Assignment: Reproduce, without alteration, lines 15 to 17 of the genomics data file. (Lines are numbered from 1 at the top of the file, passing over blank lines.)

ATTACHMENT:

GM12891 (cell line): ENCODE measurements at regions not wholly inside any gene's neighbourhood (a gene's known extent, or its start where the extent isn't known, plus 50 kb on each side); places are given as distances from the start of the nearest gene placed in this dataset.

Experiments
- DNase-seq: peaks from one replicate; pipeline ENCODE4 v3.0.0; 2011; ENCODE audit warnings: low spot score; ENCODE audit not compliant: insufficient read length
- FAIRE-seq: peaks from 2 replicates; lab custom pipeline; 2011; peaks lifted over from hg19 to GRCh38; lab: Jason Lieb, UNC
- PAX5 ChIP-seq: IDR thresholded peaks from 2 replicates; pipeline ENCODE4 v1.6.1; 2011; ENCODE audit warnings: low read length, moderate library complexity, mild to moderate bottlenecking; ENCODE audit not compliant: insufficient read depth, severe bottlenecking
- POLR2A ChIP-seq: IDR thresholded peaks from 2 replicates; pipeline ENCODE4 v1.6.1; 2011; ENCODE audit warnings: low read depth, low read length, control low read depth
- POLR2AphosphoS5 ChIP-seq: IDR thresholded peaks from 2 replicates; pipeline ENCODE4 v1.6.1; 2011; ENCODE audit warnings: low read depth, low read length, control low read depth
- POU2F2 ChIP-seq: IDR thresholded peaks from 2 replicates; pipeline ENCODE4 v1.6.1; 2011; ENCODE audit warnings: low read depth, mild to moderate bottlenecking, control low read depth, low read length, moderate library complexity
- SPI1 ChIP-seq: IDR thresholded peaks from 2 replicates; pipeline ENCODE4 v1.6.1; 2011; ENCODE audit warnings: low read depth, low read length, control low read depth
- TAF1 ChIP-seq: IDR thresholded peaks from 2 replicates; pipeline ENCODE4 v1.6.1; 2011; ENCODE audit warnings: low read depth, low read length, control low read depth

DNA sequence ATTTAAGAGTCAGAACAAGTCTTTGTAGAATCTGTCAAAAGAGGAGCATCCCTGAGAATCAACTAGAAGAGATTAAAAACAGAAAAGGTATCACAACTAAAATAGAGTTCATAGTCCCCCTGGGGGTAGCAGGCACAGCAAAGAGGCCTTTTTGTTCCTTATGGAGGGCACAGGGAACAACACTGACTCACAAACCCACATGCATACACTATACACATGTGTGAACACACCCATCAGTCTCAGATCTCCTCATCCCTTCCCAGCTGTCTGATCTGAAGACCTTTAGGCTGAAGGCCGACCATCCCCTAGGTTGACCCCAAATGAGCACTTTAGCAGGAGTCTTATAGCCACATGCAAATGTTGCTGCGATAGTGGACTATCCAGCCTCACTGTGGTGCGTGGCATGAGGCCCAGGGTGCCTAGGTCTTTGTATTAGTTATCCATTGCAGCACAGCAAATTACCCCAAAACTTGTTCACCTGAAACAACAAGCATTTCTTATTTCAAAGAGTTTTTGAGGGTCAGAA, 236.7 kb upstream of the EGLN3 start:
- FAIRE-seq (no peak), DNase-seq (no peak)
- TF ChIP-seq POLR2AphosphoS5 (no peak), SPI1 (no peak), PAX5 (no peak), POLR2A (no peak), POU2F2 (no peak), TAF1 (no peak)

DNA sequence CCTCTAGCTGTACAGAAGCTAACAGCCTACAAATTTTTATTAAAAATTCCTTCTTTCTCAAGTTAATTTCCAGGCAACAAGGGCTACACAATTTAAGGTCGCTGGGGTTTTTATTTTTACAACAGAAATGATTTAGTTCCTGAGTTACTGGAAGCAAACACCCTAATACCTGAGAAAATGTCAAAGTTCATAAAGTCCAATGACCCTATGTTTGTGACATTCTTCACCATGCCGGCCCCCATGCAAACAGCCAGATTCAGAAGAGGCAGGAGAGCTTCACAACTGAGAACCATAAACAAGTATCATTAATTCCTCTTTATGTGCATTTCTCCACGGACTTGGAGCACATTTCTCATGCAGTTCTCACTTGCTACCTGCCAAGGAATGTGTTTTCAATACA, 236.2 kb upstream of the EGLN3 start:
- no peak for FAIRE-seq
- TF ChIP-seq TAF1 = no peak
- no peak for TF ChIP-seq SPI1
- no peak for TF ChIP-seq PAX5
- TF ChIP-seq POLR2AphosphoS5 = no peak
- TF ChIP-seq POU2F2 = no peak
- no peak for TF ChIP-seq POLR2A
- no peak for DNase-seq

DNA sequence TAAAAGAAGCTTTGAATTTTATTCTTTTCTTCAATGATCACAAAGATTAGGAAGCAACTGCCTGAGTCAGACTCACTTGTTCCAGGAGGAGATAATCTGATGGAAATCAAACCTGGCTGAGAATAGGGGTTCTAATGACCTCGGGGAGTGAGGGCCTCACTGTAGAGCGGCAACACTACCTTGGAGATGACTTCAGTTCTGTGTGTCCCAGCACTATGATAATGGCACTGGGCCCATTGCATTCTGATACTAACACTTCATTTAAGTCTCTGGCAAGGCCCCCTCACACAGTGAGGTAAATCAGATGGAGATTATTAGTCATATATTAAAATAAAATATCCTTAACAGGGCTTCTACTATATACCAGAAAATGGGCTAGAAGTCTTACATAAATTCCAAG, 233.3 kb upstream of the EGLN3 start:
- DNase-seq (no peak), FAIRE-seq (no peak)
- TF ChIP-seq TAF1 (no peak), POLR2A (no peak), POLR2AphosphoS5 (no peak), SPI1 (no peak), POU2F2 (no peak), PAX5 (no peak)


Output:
- no peak for FAIRE-seq
- TF ChIP-seq TAF1 = no peak
- no peak for TF ChIP-seq SPI1